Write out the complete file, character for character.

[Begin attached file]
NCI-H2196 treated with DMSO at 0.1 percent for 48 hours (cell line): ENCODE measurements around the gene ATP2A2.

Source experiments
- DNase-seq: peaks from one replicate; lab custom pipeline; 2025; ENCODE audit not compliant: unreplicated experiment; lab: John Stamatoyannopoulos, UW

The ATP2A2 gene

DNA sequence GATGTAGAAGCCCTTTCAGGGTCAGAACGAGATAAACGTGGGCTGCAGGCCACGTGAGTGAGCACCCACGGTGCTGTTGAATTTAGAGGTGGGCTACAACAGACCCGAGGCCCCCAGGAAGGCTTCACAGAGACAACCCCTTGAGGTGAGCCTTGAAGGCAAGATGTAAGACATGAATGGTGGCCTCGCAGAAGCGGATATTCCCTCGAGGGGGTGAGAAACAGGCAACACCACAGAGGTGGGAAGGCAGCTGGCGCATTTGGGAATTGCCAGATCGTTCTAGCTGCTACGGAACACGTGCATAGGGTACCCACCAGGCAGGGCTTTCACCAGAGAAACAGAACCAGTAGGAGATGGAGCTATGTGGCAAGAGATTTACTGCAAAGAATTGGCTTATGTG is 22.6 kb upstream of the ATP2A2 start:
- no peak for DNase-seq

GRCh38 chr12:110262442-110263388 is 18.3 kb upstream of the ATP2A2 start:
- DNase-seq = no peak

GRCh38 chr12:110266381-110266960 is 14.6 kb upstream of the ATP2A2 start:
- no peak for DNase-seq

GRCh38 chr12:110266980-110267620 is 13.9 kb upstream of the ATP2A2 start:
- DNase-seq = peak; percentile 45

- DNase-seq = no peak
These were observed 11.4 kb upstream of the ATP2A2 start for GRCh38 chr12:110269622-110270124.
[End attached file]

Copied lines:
NCI-H2196 treated with DMSO at 0.1 percent for 48 hours (cell line): ENCODE measurements around the gene ATP2A2.

Source experiments
- DNase-seq: peaks from one replicate; lab custom pipeline; 2025; ENCODE audit not compliant: unreplicated experiment; lab: John Stamatoyannopoulos, UW

The ATP2A2 gene

DNA sequence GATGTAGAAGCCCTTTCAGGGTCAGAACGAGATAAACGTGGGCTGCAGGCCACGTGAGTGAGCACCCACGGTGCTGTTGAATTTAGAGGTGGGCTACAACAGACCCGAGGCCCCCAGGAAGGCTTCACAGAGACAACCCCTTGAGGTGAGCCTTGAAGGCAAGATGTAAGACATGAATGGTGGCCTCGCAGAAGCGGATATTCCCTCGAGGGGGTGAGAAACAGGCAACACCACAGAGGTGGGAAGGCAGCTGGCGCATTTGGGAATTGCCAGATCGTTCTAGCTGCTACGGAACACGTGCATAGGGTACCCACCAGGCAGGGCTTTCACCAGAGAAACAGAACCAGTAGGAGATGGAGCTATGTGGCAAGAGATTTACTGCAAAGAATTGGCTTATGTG is 22.6 kb upstream of the ATP2A2 start:
- no peak for DNase-seq

GRCh38 chr12:110262442-110263388 is 18.3 kb upstream of the ATP2A2 start:
- DNase-seq = no peak

GRCh38 chr12:110266381-110266960 is 14.6 kb upstream of the ATP2A2 start:
- no peak for DNase-seq

GRCh38 chr12:110266980-110267620 is 13.9 kb upstream of the ATP2A2 start:
- DNase-seq = peak; percentile 45

- DNase-seq = no peak
These were observed 11.4 kb upstream of the ATP2A2 start for GRCh38 chr12:110269622-110270124.